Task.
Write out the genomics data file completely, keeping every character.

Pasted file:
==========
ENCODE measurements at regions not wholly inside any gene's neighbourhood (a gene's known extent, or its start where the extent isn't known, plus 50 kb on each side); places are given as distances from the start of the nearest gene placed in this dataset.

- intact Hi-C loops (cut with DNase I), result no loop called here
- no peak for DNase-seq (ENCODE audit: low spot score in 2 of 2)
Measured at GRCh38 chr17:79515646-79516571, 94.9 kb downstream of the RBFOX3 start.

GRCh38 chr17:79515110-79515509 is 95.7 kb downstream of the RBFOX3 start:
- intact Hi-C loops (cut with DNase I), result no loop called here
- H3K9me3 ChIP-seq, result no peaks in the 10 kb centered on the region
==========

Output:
ENCODE measurements at regions not wholly inside any gene's neighbourhood (a gene's known extent, or its start where the extent isn't known, plus 50 kb on each side); places are given as distances from the start of the nearest gene placed in this dataset.

- intact Hi-C loops (cut with DNase I), result no loop called here
- no peak for DNase-seq (ENCODE audit: low spot score in 2 of 2)
Measured at GRCh38 chr17:79515646-79516571, 94.9 kb downstream of the RBFOX3 start.

GRCh38 chr17:79515110-79515509 is 95.7 kb downstream of the RBFOX3 start:
- intact Hi-C loops (cut with DNase I), result no loop called here
- H3K9me3 ChIP-seq, result no peaks in the 10 kb centered on the region